Instead of designing around a blank spot, however, we often generate fake data. That of course can be a challenge itself, because how do we design somewhat realistic fake data when we don't know what the real data look like? Carolyn Fish has a good term for this goal—"smart dummy data"—and an interesting anecdote about challenges she faced trying to make OpenStreetMap data stand in for totally inaccessible (to her) classified data.

All that said, fake data can be an excellent test of code. In some ways, the more unrealistic the better. If the code can handle ridiculous data scenarios, it can probably handle the real data.

The Human Touch

Big picture time. The ultimate goal, really, is to approximate good, human design when we're forced to do it through rules and algorithms applied to unknown data. I'm going to keep pointing to Daniel Huffman to explain why this matters, at least until he makes good on his promises to follow up on four-year-old articles.

To illustrate how enormous a task handmade design can be in the web cartography age, consider The Essential Geography of the United States of America by David Imus. You probably saw this map a few years ago when a Slate writer declared it "The Greatest Paper Map of the United States You'll Ever See." Indeed, it's a lovely map with tons of manual details.

The Essential Geography of the United States of America

The map is 1:4,000,000 scale, and according to the Slate article, it took nearly 6,000 hours to complete. 1:4,000,000 is approximately zoom level 7 in the standard slippy map scheme. Just for kicks, let's extrapolate and say David Imus wanted to design a fully multiscale web map (zoom levels 0 to 18) with the same attention to detail. How long would it take him? I'll spare you the details of my calculation: it's 2,803 years and 222 days. And that's only the United States. Im-freaking-possible, in other words. That's why we need algorithms.

Big Design

This gets into what I want to call "big design." So-called "big data" isn't just a computational challenge; it's a design problem too. How do we accomplish good human design when there's simply too much data for a human to see?

The problem is perhaps unique to cartography, where at some level we want to see almost every piece of data we have, not aggregates and distillations. For most of us that means a map based on OpenStreetMap data down to the highest detail levels. With 2 million users mapping all over the world, quality and consistency can't be 100% guaranteed. Our challenge is to come up with design rules that ensure the map looks pretty good everywhere, at all scales. Yikes.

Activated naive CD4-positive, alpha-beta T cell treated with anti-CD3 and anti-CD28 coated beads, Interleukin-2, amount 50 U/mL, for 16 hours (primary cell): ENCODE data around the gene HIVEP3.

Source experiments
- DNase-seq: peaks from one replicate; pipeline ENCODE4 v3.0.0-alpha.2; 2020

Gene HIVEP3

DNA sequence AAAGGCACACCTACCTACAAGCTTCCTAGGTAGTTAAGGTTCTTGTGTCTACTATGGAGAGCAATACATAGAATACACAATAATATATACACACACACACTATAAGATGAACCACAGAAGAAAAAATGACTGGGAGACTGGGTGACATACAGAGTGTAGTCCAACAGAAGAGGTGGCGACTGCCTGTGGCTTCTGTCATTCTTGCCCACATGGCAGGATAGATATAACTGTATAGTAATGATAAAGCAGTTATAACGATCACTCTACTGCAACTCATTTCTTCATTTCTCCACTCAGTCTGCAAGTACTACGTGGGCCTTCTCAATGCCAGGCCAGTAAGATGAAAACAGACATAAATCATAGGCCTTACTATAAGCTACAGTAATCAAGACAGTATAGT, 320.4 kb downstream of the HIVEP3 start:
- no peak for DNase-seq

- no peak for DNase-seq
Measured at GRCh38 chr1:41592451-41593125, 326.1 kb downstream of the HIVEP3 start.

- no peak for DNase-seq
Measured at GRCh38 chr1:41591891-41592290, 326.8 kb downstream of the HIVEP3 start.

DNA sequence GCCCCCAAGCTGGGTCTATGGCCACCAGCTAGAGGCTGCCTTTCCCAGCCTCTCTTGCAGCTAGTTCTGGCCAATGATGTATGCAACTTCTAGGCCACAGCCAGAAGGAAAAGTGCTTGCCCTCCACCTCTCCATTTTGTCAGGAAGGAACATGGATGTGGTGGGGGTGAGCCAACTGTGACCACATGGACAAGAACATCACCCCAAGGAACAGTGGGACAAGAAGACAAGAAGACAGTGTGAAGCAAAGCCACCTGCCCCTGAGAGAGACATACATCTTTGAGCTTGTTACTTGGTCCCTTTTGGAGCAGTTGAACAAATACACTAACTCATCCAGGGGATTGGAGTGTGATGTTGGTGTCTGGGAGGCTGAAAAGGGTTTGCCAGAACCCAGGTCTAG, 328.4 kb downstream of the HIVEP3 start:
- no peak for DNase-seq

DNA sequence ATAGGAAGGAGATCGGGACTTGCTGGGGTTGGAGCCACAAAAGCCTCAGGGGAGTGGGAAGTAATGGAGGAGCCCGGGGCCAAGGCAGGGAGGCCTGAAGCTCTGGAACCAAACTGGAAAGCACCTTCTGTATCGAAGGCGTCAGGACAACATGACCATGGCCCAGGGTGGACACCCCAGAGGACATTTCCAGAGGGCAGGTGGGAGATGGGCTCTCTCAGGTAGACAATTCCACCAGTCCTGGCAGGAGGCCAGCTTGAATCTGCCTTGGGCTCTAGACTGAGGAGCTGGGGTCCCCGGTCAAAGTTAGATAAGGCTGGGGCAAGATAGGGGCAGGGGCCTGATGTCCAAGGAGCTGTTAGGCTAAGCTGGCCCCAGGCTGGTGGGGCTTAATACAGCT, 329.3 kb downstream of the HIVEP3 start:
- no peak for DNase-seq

Nicki Dlugash of Mapbox spoke to this very topic at NACIS 2014. To summarize her advice:

  1. Prioritize areas you care about for your specific use case.
  2. Prioritize the most typical or common examples of a feature.
  3. Look for the most atypical examples of a feature to develop a good compromise.

To help you along the way, there are things taginfo, where you can explore OSM tags and get a sense of things like geographic variation; or things like this view in Mapbox Studio where you can inspect many places at once.

Mapbox Studio "places" view

And of course the nice thing about OpenStreetMap is that you can always fix the data if you find problems!

Good Luck

Well, I hope that assortment of tips and problems has been useful. Good luck as you stumble through the dark!

Blindfolded Mercator

Three mobile map design workarounds

We recently built a map for Napa Valley Vintners, a nonprofit trade association with 500+ members located in one of the most well known wine growing regions in the world. The map is meant to help people locate wineries, plan a visit to the region, and then send directions and a trip itinerary to a phone for easy navigation while driving. Two versions of the Web map were developed, one for the desktop and another for mobile phones. We ran into a couple of issues while working on the mobile version, in particular, that were solved with a design workaround or three. They’re relatively small things, but should have a positive impact on how users experience the map.

Browser chrome - minimize before entry

The browser chrome is all the stuff that appears around a window, taking away screen space from what you’re trying to look at. On a phone, when maximized, it usually appears as an address bar at the top and tool bar at the bottom for various things like page navigation, sharing and bookmarking. The bottom bar can obscure content, which isn’t great if you want to use that space for other things, like parts of a map interface, or if you simply want more map area showing on the screen. Typically, the browser chrome minimizes automatically when scrolling down a normal web page via tap+drag down. However, because our map is fixed to the viewport, scrolling down pans to the south instead, and the chrome doesn’t minimize.

What’s the workaround? How do we minimize the chrome so that when users get to the map they as much of it as possible? By forcing people to scroll down a separate introduction page. The page doubles as a loading screen and also includes some branding, a background image, and an attribution line. When the map finishes loading, a big up arrow with the words “Pull up to view map” appears. Pulling up, which scrolls down, sends people to the map with a minimized chrome.